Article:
A tension headache is generally a diffuse, mild to moderate pain that's often described as feeling like a tight band around your head. A tension headache — or tension-type headache as it's medically known — is the most common type of headache, and yet its causes aren't well understood.
It may feel as if muscle contractions are responsible for your head pain, which is why this type of headache is generally referred to as a tension-type headache, though experts no longer think muscle contractions are the cause.
Fortunately, effective treatments for tension headaches are available. Managing a tension headache is often a balance between fostering healthy habits, finding effective non-drug treatments and using medications appropriately.
Signs and symptoms of a tension headache include:
Dull, aching head pain
The sensation of tightness or pressure across your forehead or on the sides and back of your head
Tenderness on your scalp, neck and shoulder muscles
Occasionally, loss of appetite
A tension headache can last from 30 minutes to an entire week. You may experience these headaches only occasionally, or nearly all the time. If your headaches occur 15 or more days a month for at least three months, they're considered chronic. If you have headaches that occur fewer than 15 times in a month, your headaches are considered episodic. However, people with frequent episodic headaches are at a higher risk of developing chronic headaches.
The headache is usually described as mild to moderately intense. The severity of the pain varies from one person to another, and from one headache to another in the same person.
Tension headaches can sometimes be difficult to distinguish from migraines, but unlike some forms of migraine, tension headache usually isn't associated with visual disturbances (blind spots or flashing lights), nausea, vomiting, abdominal pain, weakness or numbness on one side of the body, or slurred speech. And, while physical activity typically aggravates migraine pain, it doesn't make tension headache pain worse. An increased sensitivity to light or sound can occur with a tension headache, but these aren't common symptoms.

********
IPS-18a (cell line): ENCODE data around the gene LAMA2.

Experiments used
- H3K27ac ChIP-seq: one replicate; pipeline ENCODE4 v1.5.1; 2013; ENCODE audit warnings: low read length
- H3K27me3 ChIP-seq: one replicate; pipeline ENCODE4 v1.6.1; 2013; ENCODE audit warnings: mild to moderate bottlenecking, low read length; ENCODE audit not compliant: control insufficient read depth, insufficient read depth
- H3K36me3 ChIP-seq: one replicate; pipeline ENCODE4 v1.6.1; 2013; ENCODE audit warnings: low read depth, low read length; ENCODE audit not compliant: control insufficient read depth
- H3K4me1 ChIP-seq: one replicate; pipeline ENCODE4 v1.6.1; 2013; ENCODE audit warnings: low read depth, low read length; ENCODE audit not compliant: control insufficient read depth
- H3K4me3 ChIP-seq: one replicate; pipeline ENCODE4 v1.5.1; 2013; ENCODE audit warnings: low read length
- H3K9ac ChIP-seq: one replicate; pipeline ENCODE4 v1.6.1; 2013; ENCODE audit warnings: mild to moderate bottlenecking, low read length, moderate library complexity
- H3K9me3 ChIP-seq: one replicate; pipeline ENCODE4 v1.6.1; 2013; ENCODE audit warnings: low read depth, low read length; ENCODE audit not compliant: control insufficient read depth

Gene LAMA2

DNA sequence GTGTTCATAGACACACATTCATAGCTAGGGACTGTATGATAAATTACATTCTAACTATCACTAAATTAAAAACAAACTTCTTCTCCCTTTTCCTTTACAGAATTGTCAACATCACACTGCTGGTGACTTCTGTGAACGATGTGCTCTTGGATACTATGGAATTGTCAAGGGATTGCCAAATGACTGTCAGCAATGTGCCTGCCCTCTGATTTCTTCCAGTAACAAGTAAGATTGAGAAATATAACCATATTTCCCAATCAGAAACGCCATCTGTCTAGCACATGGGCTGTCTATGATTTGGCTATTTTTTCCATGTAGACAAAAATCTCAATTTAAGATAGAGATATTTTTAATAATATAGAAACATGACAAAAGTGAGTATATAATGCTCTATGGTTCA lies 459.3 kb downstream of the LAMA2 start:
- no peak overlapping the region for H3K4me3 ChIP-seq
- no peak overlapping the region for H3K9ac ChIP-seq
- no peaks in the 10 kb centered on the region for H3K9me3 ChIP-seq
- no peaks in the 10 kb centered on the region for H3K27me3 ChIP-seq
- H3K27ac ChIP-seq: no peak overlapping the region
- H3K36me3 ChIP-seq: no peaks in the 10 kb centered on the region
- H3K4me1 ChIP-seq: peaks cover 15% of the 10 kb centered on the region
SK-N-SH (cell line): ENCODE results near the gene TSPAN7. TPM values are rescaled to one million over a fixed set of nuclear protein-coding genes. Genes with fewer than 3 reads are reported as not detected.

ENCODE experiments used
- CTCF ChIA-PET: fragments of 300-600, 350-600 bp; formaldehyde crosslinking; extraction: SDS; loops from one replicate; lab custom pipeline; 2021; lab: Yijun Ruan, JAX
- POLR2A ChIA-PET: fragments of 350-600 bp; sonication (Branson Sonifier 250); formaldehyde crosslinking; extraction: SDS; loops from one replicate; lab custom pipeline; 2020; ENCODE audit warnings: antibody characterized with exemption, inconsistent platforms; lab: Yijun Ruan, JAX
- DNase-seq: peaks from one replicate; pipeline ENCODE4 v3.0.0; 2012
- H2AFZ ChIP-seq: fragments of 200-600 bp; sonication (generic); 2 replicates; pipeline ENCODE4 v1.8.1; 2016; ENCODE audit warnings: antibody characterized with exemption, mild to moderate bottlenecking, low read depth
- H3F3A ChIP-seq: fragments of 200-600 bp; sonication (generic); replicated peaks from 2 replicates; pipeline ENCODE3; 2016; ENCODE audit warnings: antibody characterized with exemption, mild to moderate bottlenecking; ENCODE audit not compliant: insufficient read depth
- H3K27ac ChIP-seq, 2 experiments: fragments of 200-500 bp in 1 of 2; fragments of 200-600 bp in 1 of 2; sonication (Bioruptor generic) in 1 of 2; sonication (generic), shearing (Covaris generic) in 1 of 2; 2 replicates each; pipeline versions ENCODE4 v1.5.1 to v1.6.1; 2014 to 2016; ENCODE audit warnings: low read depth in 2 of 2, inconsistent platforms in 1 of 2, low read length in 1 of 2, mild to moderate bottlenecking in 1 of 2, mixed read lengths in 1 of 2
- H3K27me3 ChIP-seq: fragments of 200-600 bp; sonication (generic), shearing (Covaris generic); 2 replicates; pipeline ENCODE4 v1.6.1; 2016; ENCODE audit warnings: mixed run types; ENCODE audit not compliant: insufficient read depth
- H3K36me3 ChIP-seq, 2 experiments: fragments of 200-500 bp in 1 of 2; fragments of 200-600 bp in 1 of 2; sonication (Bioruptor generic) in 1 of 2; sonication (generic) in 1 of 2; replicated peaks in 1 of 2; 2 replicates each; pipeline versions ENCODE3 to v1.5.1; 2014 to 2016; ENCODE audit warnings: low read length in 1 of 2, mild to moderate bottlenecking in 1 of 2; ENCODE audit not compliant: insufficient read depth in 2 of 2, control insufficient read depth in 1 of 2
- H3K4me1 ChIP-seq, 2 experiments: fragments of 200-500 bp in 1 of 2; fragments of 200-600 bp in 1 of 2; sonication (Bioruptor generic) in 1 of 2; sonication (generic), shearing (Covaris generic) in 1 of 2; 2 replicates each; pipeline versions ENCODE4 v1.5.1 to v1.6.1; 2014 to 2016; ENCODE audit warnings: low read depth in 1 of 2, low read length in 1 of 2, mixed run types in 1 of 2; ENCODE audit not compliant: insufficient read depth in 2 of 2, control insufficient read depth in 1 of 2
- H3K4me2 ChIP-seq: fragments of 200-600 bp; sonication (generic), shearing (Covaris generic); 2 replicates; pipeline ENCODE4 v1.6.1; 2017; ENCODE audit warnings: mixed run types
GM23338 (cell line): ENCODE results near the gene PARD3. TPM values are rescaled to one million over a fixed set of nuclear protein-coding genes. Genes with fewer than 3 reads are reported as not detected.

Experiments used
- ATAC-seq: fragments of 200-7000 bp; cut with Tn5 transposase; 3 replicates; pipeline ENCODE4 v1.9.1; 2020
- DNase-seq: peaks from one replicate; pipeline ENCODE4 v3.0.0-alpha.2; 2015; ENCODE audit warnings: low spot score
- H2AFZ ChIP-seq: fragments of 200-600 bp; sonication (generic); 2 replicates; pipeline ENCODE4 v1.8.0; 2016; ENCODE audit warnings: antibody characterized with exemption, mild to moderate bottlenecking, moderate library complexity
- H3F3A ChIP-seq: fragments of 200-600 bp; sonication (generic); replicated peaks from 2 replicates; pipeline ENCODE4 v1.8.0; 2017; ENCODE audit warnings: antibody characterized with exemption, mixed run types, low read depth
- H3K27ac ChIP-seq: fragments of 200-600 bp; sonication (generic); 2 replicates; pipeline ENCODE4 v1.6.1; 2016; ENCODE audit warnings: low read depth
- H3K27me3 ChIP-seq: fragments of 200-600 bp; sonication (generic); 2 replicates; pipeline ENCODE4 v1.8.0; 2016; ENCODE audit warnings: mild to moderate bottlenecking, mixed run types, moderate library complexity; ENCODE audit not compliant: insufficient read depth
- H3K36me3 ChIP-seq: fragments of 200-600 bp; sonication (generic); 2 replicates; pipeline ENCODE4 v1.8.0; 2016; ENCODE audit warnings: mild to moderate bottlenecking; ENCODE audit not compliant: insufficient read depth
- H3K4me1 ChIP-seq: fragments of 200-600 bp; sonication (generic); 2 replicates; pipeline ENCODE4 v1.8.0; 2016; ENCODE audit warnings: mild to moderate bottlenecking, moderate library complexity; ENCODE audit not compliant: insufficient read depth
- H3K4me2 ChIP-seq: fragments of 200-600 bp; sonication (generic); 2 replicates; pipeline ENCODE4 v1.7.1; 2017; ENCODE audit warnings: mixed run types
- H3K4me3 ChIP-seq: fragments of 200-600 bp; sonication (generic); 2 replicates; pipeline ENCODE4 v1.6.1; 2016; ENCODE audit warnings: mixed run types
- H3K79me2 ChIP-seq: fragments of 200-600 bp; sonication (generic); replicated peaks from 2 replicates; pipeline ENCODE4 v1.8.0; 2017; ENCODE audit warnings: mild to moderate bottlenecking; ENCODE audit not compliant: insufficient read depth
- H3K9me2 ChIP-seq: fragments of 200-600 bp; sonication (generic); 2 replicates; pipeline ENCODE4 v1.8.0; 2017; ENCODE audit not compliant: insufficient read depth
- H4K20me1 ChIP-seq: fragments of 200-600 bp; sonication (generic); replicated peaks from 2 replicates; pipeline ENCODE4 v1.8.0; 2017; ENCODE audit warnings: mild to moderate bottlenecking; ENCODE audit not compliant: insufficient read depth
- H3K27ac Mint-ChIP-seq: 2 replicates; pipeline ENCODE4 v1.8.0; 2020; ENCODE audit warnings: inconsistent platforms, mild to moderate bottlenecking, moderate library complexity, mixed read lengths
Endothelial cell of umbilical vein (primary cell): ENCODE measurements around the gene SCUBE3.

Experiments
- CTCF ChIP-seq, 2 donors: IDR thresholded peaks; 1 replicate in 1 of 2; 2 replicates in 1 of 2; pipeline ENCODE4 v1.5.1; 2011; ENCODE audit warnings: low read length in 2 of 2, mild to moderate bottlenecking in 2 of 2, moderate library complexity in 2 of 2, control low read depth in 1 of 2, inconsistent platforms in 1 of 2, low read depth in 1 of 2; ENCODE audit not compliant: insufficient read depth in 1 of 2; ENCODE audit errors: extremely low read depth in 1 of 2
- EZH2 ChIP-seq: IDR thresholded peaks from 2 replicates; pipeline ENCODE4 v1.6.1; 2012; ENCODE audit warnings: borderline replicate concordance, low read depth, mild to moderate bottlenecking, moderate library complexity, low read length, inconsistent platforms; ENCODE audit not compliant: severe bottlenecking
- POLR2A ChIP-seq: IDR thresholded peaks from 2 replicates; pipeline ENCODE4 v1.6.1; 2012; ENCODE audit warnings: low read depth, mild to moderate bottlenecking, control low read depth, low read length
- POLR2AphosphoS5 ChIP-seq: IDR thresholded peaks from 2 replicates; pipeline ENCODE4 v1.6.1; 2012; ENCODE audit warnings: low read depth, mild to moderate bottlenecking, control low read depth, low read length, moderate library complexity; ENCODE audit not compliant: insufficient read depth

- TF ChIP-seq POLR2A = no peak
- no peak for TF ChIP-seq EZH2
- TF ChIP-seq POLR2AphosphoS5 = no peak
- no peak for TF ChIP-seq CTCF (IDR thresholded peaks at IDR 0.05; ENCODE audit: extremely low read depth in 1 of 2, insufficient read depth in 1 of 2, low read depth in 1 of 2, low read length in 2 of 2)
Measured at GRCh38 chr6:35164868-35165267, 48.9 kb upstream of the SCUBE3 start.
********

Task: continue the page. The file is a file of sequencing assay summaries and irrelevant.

When to see a doctor Make an appointment with your doctor If tension headache disrupts your life or you find that you need to take medication for your headaches more than twice a week, make an appointment to see your doctor.
My Take: As a former migraine headache sufferer (this is how I was introduced to chiropractic), I know first hand how headaches can interfere with your life. I also know from my experience as a migraine headaches patient and from my 20 years experience treating them, that it's often hard to name a headache (tension, migraine, cluster, temporal, etc.) because the symptoms overlap.
I also learned from my experience with migraine headaches, that in general (and it has gotten better)...most doctors tend to look for a chemical cause vs. physical...which is why they treat the headache with a chemical (drug).
If the problem is physical, such as a pinched nerve in the neck, a bone out of alignment, cervical muscle spasms from abnormal posture pulling on the head...or even a short leg causing muscular imbalances throughout the body...what good is the chemical going to do other than mask the real problem? And the drugs can cause a whole new set of health concerns (side effects).
Hey, sometimes the cause of headaches is chemical (or hormonal)...but way more often it's physical (in my opinion)...which is what people need to know. There are physical causes of headaches which can be addressed without medications. And chiropractic can help.
If you are looking for a headache doctor in San Francisco , please call Executive Express Chiropractic at 415-392-2225 and ask for a complimentary headache assessment.We are here to help.